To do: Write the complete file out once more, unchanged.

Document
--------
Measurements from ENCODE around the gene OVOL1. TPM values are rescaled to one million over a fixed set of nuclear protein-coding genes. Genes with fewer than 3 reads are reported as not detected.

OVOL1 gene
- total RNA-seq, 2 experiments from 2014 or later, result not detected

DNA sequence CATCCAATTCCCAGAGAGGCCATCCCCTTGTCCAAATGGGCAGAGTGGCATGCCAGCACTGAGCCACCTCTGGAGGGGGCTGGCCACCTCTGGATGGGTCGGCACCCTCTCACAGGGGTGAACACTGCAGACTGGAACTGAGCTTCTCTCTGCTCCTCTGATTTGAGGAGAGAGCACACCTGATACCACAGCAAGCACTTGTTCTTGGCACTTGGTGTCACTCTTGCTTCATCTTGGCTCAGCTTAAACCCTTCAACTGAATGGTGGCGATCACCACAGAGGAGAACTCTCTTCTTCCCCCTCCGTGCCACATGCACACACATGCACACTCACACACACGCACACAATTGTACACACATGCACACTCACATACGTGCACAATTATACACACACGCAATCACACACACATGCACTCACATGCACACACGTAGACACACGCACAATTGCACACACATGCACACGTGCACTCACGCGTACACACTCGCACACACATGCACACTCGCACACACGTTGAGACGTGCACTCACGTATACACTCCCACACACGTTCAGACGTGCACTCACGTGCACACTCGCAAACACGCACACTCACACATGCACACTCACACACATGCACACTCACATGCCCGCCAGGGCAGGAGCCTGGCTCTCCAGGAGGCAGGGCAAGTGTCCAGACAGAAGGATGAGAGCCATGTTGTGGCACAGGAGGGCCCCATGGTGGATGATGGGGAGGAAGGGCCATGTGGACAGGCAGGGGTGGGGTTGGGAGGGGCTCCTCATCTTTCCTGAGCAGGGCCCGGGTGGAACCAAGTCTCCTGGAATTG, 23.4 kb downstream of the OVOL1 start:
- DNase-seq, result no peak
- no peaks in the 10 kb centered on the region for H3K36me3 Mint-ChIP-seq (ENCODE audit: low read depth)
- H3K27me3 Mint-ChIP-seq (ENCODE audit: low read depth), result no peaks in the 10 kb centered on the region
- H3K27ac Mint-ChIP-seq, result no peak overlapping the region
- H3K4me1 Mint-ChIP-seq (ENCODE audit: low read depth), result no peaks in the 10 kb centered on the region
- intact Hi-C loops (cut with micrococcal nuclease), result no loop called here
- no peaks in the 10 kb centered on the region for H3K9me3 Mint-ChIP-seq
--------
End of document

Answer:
Measurements from ENCODE around the gene OVOL1. TPM values are rescaled to one million over a fixed set of nuclear protein-coding genes. Genes with fewer than 3 reads are reported as not detected.

OVOL1 gene
- total RNA-seq, 2 experiments from 2014 or later, result not detected

DNA sequence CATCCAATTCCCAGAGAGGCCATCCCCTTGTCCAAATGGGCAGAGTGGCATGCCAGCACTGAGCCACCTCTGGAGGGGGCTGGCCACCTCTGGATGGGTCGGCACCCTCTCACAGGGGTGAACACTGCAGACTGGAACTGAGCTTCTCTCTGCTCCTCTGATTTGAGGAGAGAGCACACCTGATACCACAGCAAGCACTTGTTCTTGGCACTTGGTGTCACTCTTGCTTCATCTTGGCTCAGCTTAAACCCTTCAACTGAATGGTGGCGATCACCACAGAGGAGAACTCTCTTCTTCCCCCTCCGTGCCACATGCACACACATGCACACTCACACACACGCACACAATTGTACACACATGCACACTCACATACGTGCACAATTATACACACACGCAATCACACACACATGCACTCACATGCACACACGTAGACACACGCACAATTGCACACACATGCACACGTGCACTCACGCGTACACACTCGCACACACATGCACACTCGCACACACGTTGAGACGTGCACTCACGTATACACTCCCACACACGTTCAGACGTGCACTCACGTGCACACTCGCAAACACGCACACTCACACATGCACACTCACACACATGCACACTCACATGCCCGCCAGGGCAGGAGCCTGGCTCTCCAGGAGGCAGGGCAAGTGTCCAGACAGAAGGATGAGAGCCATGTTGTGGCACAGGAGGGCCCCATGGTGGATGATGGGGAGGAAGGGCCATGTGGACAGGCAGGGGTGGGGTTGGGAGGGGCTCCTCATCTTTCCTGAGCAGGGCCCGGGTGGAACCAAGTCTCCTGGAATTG, 23.4 kb downstream of the OVOL1 start:
- DNase-seq, result no peak
- no peaks in the 10 kb centered on the region for H3K36me3 Mint-ChIP-seq (ENCODE audit: low read depth)
- H3K27me3 Mint-ChIP-seq (ENCODE audit: low read depth), result no peaks in the 10 kb centered on the region
- H3K27ac Mint-ChIP-seq, result no peak overlapping the region
- H3K4me1 Mint-ChIP-seq (ENCODE audit: low read depth), result no peaks in the 10 kb centered on the region
- intact Hi-C loops (cut with micrococcal nuclease), result no loop called here
- no peaks in the 10 kb centered on the region for H3K9me3 Mint-ChIP-seq